“We are still doing the DataScale hardware product, it enables a lot but with DaaS we’re raining the level of value we can deliver with an extensible ML platform service. Whether it’s computer vision, language processing or other workloads, we want to give users the ability to abstract out the infrastructure and just make API calls into the system,” Choy explains. “For instance, if we have a large GPT or BERT model we can handle all the optimization and bringup, short-circuiting deployment by many months if not a year in terms of planning and optimization. It’s just an additional route to market in many form factors and consumption models depending on what is needed, we’re just broadening the market for the Datascale hardware.”

Out of all workloads and verticals, where SambaNova is shining brightest is in computer vision, especially for areas like medical imaging. He says that unlike GPUs where downsampling and tiling of images to fit means lessened resolution and quality. Their devices can handle 50k x 50k resolution, making SambaNova especially viable in processing the entire image slide without loss of quality or data. He says there is room in the market for better performance and scalability and while indeed, GPUs have market share, it doesn’t necessarily mean it’s the best tool for plenty of emerging workloads in speech and image.

Further growth areas include commercial HPC areas in pharma and oil and gas where the company’s ability to bridge the HPC/AI divide as proving out at LLNL and Argonne is gaining traction. SambaNova is up to around 400 employees and Choy hinted about expansion beyond its current North America and Europe roots.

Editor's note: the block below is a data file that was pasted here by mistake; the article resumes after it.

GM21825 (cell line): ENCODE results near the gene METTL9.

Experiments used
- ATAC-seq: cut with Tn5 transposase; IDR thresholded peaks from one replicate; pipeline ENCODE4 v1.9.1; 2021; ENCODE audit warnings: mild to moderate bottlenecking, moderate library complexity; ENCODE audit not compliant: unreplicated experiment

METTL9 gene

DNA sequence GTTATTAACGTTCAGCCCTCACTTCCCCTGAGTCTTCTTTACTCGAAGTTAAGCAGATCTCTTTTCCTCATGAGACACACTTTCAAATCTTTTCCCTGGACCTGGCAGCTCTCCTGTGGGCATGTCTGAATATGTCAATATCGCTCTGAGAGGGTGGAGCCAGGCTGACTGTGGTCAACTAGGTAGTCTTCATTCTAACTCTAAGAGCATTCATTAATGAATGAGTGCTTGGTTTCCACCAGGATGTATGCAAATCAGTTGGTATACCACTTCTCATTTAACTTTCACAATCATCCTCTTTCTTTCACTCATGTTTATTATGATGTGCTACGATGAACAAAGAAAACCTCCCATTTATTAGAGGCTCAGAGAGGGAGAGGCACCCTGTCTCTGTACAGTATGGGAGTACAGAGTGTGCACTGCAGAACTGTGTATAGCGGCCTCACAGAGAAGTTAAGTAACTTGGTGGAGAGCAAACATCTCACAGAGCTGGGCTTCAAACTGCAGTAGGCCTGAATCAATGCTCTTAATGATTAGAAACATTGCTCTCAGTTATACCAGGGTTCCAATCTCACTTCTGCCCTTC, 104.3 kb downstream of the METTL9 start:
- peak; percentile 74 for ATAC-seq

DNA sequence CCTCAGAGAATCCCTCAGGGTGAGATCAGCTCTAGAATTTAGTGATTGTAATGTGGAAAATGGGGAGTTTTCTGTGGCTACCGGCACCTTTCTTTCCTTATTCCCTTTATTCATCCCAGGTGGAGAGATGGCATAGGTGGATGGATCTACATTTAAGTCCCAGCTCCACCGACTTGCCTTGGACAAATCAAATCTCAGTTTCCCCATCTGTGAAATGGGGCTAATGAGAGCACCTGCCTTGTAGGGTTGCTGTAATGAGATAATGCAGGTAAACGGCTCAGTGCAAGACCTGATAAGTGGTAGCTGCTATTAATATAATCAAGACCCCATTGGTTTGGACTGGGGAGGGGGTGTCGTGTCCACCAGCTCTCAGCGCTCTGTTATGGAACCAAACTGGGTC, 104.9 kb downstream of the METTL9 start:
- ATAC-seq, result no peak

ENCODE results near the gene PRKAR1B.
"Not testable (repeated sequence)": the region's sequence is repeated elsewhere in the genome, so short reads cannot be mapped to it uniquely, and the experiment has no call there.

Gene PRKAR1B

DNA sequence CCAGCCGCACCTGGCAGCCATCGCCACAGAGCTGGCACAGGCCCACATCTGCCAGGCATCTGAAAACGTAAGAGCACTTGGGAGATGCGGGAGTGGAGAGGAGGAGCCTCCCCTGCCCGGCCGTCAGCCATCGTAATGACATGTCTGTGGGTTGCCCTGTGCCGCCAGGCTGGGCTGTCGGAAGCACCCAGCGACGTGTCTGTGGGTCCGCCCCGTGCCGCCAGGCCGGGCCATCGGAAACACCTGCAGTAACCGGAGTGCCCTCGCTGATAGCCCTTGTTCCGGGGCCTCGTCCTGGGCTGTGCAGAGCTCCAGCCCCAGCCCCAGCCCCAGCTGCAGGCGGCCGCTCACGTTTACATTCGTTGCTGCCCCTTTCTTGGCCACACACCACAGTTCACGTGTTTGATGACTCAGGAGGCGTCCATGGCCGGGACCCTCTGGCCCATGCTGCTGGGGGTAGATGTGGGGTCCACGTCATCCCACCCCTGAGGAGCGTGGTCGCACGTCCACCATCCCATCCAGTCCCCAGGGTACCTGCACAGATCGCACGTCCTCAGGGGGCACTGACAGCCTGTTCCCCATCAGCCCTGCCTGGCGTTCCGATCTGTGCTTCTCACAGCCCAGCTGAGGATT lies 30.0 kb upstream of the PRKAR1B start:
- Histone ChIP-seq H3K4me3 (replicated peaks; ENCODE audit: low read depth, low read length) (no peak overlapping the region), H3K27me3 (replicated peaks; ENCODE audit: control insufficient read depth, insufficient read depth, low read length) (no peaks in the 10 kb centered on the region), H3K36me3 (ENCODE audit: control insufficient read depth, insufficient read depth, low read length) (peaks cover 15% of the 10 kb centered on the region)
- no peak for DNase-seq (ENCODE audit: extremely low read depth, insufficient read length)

But here’s the thing about an area like oil and gas. The money is big for systems but the software is old as dirt. GPUs are only just really hitting mainstream at many of the OG majors and even then, it’s only for a slice of the workloads. In other words, going after the high-value markets with a new device is tough–and not just because of the newness factor. Software has been created over decades and porting it to something different is a many-months undertaking. Pharma’s molecular dynamics and other HPC workloads are similar. This is the struggle for AI chip startups right now–how to get the big names doing high-value work that can a) talk about it b) have it displace enough of the existing workload to make a big difference and c) show those users that despite performance gains from specialized ASICs that software stack, roadmap, support system, and so on is worth the risk.